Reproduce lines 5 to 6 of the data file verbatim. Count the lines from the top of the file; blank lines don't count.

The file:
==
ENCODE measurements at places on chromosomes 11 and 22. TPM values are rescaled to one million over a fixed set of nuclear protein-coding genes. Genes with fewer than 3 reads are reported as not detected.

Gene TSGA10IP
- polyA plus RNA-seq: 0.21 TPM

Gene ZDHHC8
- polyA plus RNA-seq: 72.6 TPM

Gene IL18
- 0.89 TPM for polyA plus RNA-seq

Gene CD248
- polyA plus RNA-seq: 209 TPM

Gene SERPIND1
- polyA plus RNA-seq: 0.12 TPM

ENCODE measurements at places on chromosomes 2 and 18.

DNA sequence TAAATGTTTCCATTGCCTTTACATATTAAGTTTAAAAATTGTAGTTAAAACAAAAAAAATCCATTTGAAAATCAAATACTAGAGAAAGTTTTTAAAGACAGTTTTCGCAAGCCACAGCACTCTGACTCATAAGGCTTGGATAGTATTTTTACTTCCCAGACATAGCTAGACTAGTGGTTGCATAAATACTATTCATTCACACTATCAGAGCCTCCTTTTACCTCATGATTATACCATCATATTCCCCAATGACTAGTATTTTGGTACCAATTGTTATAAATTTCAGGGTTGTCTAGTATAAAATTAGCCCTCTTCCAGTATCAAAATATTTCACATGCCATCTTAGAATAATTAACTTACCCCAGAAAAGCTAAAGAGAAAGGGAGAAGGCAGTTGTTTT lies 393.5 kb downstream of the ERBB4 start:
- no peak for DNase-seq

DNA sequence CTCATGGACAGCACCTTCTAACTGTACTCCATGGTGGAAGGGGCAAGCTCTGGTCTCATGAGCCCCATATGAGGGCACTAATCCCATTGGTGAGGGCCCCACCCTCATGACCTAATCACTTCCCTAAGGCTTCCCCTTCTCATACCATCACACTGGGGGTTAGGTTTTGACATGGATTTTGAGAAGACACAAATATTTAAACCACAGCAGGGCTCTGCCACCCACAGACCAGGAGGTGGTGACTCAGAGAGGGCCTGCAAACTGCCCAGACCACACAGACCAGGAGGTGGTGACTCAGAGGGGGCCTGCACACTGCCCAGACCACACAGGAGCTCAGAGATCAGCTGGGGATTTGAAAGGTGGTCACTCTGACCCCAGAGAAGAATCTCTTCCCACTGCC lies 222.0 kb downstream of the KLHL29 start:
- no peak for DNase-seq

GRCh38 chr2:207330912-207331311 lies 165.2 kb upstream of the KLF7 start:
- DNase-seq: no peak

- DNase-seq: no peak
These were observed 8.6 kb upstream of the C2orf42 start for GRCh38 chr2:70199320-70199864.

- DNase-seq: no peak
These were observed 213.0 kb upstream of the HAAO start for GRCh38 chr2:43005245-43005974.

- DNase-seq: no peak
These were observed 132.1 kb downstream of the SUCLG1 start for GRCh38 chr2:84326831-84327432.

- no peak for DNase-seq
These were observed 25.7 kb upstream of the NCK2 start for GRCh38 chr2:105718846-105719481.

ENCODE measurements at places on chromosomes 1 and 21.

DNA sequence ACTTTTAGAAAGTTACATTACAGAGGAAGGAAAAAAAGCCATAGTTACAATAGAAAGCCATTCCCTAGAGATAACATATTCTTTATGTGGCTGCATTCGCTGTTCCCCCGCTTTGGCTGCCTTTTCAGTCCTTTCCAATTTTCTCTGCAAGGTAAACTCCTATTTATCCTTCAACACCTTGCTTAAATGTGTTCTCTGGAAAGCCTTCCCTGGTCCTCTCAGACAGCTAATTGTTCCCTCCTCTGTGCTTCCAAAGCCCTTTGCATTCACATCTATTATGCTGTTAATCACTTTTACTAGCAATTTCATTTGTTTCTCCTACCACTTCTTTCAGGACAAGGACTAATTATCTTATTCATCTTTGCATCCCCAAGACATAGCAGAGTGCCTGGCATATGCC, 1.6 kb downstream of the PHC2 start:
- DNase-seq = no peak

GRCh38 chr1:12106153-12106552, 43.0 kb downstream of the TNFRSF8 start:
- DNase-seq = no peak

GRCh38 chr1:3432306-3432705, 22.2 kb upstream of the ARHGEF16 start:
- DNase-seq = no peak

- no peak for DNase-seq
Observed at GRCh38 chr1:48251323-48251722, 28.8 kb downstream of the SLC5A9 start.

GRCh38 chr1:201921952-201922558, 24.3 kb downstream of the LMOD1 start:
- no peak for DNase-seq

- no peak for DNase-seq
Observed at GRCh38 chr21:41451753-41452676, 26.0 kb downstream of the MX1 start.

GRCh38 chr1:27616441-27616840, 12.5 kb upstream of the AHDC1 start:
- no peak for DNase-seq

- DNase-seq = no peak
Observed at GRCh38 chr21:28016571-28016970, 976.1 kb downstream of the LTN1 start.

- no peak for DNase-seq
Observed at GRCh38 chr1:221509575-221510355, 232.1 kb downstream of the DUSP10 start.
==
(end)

- polyA plus RNA-seq: 72.6 TPM

Gene IL18